core with three legs. There are two AC windings, one wound
on each of the outer core legs. The DC control winding is
wound on the center leg of the core. The path of the magnetic

Transformers for Electronic and Other Applications 23


lines of force developed by the AC supply voltage is shown as
a solid line in Figure 16. Notice how these lines of force flow
only in the outside portions of the iron core. Since none of
the magnetic lines of force developed by the AC supply volt-
age flow in the center leg of the core, there’s no AC voltage
developed in the DC winding of the saturable reactor. The
magnetic lines of force developed by the DC winding are
shown by the dashed lines of Figure 16. These lines of force
flow in all three legs of the iron core and can saturate the
outer core legs in the same manner as the saturable reactor
shown in Figure 15.

FIGURE 16—By the use of


the magnetic amplifier, a
small AC voltage can control
a large AC voltage.

The rectifier and filter shown in Figure 16 are a part of the


magnetic amplifier and convert the AC supply voltage to a DC
voltage. This DC voltage can now be varied by adjusting the
resistor located in the DC control winding circuit. If a small
AC control voltage is now added in series with the DC supply
voltage, the DC output voltage across the load will now vary
in a sinusoidal manner to produce an AC voltage at the load,

24 Transformers for Electronic and Other Applications


which has the same frequency as the AC control voltage. The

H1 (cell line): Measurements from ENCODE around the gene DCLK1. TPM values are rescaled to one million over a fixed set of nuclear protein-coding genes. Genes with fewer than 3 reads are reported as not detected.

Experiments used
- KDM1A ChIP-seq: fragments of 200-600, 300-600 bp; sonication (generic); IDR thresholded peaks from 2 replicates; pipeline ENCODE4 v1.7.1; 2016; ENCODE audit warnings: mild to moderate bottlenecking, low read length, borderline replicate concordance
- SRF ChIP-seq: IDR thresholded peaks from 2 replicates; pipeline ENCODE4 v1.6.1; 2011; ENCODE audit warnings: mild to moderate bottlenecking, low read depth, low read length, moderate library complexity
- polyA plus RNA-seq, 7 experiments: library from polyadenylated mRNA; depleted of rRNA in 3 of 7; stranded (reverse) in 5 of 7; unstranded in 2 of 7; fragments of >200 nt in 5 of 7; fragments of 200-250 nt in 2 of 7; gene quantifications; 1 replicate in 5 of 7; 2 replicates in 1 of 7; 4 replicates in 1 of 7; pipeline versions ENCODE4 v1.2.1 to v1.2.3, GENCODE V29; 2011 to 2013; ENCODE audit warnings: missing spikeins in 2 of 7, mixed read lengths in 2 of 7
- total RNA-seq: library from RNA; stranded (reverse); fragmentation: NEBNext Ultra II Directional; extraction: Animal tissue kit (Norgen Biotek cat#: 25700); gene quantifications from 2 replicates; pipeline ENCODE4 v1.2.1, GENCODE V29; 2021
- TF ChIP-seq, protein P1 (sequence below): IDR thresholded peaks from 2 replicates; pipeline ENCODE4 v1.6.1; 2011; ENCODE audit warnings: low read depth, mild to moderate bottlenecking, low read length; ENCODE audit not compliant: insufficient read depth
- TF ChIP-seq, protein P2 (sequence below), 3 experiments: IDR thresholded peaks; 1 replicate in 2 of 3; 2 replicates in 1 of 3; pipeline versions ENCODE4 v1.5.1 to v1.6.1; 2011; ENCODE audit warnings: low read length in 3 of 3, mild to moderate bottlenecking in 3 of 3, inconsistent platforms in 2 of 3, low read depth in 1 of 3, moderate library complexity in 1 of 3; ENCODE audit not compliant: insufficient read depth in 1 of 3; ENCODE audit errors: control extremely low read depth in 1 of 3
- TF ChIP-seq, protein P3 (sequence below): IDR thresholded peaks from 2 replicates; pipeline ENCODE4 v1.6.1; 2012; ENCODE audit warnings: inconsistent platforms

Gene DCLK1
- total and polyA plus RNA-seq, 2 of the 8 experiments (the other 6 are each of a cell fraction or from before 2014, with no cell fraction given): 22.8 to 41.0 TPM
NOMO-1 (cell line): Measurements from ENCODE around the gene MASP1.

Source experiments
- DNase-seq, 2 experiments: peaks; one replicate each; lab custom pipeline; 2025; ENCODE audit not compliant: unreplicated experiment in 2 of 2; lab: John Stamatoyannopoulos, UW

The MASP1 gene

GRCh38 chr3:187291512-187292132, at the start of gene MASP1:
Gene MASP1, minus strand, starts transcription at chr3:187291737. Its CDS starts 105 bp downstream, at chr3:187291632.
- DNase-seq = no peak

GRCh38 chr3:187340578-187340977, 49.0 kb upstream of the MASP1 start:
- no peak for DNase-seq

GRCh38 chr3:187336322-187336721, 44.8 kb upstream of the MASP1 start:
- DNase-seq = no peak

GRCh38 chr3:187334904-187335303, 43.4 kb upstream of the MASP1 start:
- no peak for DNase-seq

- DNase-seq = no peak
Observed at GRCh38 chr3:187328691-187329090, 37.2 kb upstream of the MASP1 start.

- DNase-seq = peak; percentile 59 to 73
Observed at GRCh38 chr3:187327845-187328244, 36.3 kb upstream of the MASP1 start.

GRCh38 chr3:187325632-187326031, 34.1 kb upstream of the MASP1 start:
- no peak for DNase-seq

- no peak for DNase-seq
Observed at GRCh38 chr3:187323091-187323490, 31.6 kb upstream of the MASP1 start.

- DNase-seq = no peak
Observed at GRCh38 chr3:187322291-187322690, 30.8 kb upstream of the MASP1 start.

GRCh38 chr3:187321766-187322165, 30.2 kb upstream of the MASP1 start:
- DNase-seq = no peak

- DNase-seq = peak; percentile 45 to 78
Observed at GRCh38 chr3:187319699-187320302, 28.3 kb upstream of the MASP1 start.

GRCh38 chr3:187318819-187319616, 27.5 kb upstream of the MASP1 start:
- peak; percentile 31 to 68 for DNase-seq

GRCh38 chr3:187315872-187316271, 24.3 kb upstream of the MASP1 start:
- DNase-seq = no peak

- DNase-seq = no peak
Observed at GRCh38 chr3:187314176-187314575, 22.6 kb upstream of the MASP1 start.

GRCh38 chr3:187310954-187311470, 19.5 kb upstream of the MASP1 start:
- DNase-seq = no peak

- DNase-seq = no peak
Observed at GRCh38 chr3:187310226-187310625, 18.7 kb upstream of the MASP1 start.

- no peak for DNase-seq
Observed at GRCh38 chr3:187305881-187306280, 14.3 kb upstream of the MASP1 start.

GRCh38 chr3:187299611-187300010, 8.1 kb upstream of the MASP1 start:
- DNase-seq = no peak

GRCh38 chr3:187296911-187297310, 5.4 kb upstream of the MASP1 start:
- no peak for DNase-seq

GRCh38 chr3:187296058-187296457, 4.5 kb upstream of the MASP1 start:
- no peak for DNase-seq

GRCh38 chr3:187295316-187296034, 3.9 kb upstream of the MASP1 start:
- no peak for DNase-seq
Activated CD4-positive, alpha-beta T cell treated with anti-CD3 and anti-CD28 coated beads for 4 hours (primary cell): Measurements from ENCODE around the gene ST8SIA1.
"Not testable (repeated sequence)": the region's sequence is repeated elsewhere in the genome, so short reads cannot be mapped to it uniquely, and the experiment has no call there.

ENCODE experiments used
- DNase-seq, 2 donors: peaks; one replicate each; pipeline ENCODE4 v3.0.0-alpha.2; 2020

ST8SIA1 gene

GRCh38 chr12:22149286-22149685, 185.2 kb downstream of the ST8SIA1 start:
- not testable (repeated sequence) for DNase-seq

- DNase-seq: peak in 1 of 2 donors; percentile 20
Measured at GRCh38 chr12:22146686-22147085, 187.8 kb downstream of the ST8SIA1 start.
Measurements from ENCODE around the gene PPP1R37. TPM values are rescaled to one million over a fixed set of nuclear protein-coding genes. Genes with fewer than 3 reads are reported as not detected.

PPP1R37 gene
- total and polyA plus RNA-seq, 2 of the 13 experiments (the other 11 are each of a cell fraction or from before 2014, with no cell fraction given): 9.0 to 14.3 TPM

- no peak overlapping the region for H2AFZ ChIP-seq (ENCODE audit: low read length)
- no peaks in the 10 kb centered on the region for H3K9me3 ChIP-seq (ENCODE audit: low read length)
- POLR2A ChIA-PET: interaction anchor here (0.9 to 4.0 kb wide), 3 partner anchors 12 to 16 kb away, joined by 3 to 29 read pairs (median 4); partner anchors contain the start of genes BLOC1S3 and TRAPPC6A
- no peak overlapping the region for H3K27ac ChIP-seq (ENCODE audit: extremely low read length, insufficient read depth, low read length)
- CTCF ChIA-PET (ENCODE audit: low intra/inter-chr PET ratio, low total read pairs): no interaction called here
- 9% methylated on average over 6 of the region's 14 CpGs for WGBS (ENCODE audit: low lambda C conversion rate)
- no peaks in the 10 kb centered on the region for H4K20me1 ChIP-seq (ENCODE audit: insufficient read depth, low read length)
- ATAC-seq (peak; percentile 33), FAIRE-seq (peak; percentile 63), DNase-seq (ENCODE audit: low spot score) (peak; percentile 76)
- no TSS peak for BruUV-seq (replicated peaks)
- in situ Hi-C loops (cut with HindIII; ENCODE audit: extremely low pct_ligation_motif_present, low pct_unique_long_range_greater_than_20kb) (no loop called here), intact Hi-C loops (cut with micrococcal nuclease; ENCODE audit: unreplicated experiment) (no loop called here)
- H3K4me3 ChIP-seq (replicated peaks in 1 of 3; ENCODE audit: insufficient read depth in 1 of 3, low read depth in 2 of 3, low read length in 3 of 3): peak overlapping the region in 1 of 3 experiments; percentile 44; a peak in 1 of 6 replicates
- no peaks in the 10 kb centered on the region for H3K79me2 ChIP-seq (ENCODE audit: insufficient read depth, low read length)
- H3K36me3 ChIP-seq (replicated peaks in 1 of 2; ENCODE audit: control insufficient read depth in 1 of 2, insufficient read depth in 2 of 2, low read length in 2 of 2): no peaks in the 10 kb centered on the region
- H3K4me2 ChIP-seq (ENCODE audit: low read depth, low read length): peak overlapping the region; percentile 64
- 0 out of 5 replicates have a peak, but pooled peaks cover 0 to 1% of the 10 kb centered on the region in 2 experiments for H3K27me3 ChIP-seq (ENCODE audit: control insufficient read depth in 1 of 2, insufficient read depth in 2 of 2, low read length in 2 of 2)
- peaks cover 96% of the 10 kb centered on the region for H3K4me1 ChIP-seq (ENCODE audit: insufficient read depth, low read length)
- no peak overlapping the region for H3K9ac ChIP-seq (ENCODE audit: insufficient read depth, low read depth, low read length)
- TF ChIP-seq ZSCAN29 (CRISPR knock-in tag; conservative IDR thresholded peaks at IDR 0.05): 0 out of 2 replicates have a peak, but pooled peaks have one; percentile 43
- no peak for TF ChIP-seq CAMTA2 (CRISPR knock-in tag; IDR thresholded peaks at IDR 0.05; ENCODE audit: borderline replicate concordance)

frequency of the AC supply voltage doesn’t have to be the
same as the frequency of the AC control voltage.
The overall effect of the magnetic amplifier is that a small AC
signal on the control winding produces a much larger change
in the AC signal in the AC winding. Any time a small input
signal produces a large change in the output signal, the
device has effectively amplified (or strengthened) the input
signal.

Shielded Transformers
In a typical transformer, the primary and secondary windings
are somewhat linked together by the capacitance between the
windings. This capacitance will allow electrical noise or a
voltage to pass directly from the primary to the secondary
windings without being magnetically coupled through the
transformer core. A special transformer, known as a shielded
transformer, has been designed to eliminate the passage of
this noise.
In a shielded transformer, a metallic shield is placed between
the primary and secondary windings. This shield is then
grounded. The grounding prevents the capacitive coupling
from being present, and all but eliminates the transfer of
electrical noise between the primary and secondary windings
by means of the capacitance between these windings.

Constant-Voltage Transformers
Most modern electronic equipment is very sensitive to voltage
fluctuations. For example, electronic motor controllers con-
tain circuitry that monitors the incoming voltage and will
shut down the controller if the AC voltage becomes too high
or too low. A constant-voltage transformer supplies a constant
AC secondary voltage even if the primary winding voltage
varies over a wide range.
The constant-voltage transformer consists of a transformer
core, a primary winding, a secondary winding, a resonating
winding, and two magnetic shunts. Figure 17A shows a side
view of the transformer core before the windings and

Transformers for Electronic and Other Applications 25


magnetic shunts are installed. The core is made up of many
thin sheets of steel assembled in the same manner as an
ordinary transformer. Figure 17B shows the windings and
magnetic shunts installed on the core. Notice that the pri-
mary winding is separated from the resonating and second-
ary windings by the magnetic shunts. The resonating and